A. Two new bills have been passed through Parliament in order to rationalize the digital dividend. The first finalises the mapping of terrestrial digital broadcasting frequencies; and the second brings up to date the national regulation for the distribution of frequency zones. The stage is now set for all Greek citizens to reap the benefits of high quality, innovative telecom services with a high degree of interoperability and economies of scale.
B. The project to promote fibre to the home (FTTH) is aimed at covering the highest possible percentage of the population. Recent feasibility studies on the technical and financial aspects of the project are under scrutiny, as are market dynamics, potential links with the existing infrastructure and the prospects it raises to develop new digital services and applications.
C. Greece’s particular geography, with numerous inhabited islands and mountain ranges creates scattered – and isolated – communities that are not privileged enough to enjoy all benefits of technology. Our rural broadband strategy aims to rectify this imbalance and serve the interconnection between these communities and the urban centres – and among each other. €140 million have already been earmarked for this project from the European Union’s structural funds. Other means to finance the building of regional wideband infrastructure are PPPs and the EU programmes JESSICA and CEF.
However, the most important factor to consider in the development of innovative digital products, services and software is entrepreneurship. Ultimately no policy can make up for the lack of fresh minds, ready to conceive and eager to market and export new ideas that lead to new products. The sector has several advantages that make it extremely suitable to thrive in an ailing economy, such as our own: it requires very small initial investment; it can perform swiftly and yield many times the initial capital; it requires no industrial installations (even a backyard will do); and it is more local than big industry, as it relies heavily on individual talent – in fact it has the potential to draw considerable investment from abroad.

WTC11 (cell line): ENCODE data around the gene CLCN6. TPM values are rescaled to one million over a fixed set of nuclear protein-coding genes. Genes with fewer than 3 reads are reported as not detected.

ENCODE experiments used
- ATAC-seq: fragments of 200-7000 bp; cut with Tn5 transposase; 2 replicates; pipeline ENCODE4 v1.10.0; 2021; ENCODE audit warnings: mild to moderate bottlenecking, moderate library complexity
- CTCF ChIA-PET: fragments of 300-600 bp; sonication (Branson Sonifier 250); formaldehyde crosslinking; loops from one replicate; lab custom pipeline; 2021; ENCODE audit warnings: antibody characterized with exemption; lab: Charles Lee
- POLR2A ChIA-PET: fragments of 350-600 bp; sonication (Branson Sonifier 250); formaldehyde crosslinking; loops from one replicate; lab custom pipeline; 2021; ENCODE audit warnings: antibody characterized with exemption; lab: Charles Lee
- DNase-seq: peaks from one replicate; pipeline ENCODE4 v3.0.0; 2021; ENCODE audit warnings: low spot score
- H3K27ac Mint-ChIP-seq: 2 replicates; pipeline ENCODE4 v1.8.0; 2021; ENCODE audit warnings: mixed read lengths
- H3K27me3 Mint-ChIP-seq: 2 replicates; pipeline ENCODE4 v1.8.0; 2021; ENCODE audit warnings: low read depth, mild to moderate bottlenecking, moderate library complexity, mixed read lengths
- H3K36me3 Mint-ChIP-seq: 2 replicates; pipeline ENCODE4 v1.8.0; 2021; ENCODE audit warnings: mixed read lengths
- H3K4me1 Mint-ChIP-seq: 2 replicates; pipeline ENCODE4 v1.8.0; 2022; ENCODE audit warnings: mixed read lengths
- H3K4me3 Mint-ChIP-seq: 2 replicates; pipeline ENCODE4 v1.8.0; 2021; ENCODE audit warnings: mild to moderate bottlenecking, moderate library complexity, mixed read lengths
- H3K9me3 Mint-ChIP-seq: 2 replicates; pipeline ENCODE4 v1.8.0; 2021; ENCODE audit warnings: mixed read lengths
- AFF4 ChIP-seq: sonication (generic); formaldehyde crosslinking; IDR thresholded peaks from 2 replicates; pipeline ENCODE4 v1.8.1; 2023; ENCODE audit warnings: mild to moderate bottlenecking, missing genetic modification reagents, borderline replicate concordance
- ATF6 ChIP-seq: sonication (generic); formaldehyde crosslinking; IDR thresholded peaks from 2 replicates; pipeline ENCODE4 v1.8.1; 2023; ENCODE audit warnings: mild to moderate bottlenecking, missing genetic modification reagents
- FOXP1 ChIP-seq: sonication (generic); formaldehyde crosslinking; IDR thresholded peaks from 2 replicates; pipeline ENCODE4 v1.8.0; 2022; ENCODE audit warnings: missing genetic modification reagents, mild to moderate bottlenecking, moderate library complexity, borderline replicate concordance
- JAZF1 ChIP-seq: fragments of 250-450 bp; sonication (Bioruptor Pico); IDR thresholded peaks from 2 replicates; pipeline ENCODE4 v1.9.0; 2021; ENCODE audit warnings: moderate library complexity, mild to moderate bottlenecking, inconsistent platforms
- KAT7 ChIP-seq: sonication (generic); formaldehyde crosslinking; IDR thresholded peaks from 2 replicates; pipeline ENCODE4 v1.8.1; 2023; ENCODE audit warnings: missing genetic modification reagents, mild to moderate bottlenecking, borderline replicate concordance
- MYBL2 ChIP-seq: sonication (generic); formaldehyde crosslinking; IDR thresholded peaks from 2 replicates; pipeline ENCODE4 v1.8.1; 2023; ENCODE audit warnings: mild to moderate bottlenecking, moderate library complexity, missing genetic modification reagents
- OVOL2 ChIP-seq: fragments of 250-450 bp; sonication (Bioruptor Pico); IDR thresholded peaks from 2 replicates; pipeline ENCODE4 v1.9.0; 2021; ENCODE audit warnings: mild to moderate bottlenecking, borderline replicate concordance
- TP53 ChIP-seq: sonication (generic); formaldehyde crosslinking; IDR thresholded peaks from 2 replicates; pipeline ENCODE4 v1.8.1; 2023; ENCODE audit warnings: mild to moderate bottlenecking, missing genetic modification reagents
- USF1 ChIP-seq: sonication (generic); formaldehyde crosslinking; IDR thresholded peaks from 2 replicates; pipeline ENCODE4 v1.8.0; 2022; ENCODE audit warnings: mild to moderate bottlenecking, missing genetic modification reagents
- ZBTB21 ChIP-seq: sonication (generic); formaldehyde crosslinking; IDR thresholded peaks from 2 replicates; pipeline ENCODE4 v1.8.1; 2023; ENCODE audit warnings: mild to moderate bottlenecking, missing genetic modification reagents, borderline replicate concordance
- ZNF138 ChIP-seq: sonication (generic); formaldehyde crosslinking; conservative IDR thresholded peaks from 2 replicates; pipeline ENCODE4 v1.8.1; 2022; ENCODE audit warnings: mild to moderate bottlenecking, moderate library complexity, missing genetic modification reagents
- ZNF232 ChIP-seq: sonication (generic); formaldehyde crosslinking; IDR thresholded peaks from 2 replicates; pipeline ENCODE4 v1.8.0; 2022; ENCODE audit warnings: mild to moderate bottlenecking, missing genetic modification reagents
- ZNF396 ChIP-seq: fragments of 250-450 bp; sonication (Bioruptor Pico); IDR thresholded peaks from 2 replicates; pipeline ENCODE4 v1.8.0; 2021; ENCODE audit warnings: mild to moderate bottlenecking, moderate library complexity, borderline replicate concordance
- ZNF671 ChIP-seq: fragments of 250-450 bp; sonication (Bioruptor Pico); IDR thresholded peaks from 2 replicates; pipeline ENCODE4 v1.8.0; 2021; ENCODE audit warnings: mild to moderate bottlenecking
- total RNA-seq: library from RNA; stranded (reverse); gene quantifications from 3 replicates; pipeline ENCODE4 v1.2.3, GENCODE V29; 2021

We are trying to encourage such initiatives by actively supporting start-ups to get off the ground. We strive to reduce bureaucracy, help them access international fairs and provide networking opportunities through the government site designed exclusively for them (soon to be updated to adapt to modern challenges). Further policies currently under consideration include tax breaks for start-ups as an incentive; linking universities with the market; adapting the structure of EU and national funds available to research programmes to bring them closer to the market; building networks with the international research community; and, of course, we are ready to reward success stories, both morally and materially.
Greece has the scientific personnel and the talent for all this. The task ahead for any government is to make good use of it to the common benefit. This is by no means an easy task, especially in the middle of the worst economic crisis the country has faced since World War II. Yet we have succeeded in turning the tide and keeping our country within the Eurozone. We need to do more – we need to achieve the even more difficult aim of development. Innovation, entrepreneurship and technology are both a means to this end and form an integral part of Greece where we want it to be in ten years from now. Our ancestors have fought many battles in the long history of our country. This is the battle of our generation – and it is a battle we cannot afford to lose.